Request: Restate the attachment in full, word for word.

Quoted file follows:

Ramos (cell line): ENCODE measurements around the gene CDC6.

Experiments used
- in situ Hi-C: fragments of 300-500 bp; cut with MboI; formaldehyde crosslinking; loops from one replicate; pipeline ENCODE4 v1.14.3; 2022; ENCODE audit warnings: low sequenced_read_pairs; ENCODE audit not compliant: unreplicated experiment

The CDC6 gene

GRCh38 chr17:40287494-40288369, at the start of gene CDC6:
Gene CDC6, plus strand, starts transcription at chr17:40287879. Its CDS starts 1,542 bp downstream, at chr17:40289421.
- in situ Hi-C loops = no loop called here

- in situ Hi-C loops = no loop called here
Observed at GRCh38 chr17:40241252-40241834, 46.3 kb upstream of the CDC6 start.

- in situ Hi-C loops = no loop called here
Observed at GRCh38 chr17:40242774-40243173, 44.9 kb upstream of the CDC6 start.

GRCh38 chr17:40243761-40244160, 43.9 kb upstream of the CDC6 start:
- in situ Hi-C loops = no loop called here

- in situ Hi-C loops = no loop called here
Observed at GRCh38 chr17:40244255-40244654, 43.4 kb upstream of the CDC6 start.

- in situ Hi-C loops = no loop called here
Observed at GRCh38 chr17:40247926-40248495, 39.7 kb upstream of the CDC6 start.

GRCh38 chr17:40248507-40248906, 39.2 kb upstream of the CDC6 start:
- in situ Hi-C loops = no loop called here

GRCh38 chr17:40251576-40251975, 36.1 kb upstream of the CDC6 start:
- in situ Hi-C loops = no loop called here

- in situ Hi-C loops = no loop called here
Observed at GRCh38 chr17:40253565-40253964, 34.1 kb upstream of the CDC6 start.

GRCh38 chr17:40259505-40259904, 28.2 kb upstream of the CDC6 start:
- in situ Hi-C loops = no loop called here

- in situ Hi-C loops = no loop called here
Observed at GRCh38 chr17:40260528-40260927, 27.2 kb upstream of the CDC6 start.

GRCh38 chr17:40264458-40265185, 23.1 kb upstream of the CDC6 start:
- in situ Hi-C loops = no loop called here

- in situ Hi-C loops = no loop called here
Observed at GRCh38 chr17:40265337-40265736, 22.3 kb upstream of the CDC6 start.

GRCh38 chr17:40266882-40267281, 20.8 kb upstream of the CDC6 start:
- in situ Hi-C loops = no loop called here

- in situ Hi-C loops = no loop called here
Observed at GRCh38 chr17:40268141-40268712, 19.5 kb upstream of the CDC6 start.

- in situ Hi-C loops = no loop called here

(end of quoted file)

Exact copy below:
Ramos (cell line): ENCODE measurements around the gene CDC6.

Experiments used
- in situ Hi-C: fragments of 300-500 bp; cut with MboI; formaldehyde crosslinking; loops from one replicate; pipeline ENCODE4 v1.14.3; 2022; ENCODE audit warnings: low sequenced_read_pairs; ENCODE audit not compliant: unreplicated experiment

The CDC6 gene

GRCh38 chr17:40287494-40288369, at the start of gene CDC6:
Gene CDC6, plus strand, starts transcription at chr17:40287879. Its CDS starts 1,542 bp downstream, at chr17:40289421.
- in situ Hi-C loops = no loop called here

- in situ Hi-C loops = no loop called here
Observed at GRCh38 chr17:40241252-40241834, 46.3 kb upstream of the CDC6 start.

- in situ Hi-C loops = no loop called here
Observed at GRCh38 chr17:40242774-40243173, 44.9 kb upstream of the CDC6 start.

GRCh38 chr17:40243761-40244160, 43.9 kb upstream of the CDC6 start:
- in situ Hi-C loops = no loop called here

- in situ Hi-C loops = no loop called here
Observed at GRCh38 chr17:40244255-40244654, 43.4 kb upstream of the CDC6 start.

- in situ Hi-C loops = no loop called here
Observed at GRCh38 chr17:40247926-40248495, 39.7 kb upstream of the CDC6 start.

GRCh38 chr17:40248507-40248906, 39.2 kb upstream of the CDC6 start:
- in situ Hi-C loops = no loop called here

GRCh38 chr17:40251576-40251975, 36.1 kb upstream of the CDC6 start:
- in situ Hi-C loops = no loop called here

- in situ Hi-C loops = no loop called here
Observed at GRCh38 chr17:40253565-40253964, 34.1 kb upstream of the CDC6 start.

GRCh38 chr17:40259505-40259904, 28.2 kb upstream of the CDC6 start:
- in situ Hi-C loops = no loop called here

- in situ Hi-C loops = no loop called here
Observed at GRCh38 chr17:40260528-40260927, 27.2 kb upstream of the CDC6 start.

GRCh38 chr17:40264458-40265185, 23.1 kb upstream of the CDC6 start:
- in situ Hi-C loops = no loop called here

- in situ Hi-C loops = no loop called here
Observed at GRCh38 chr17:40265337-40265736, 22.3 kb upstream of the CDC6 start.

GRCh38 chr17:40266882-40267281, 20.8 kb upstream of the CDC6 start:
- in situ Hi-C loops = no loop called here

- in situ Hi-C loops = no loop called here
Observed at GRCh38 chr17:40268141-40268712, 19.5 kb upstream of the CDC6 start.

- in situ Hi-C loops = no loop called here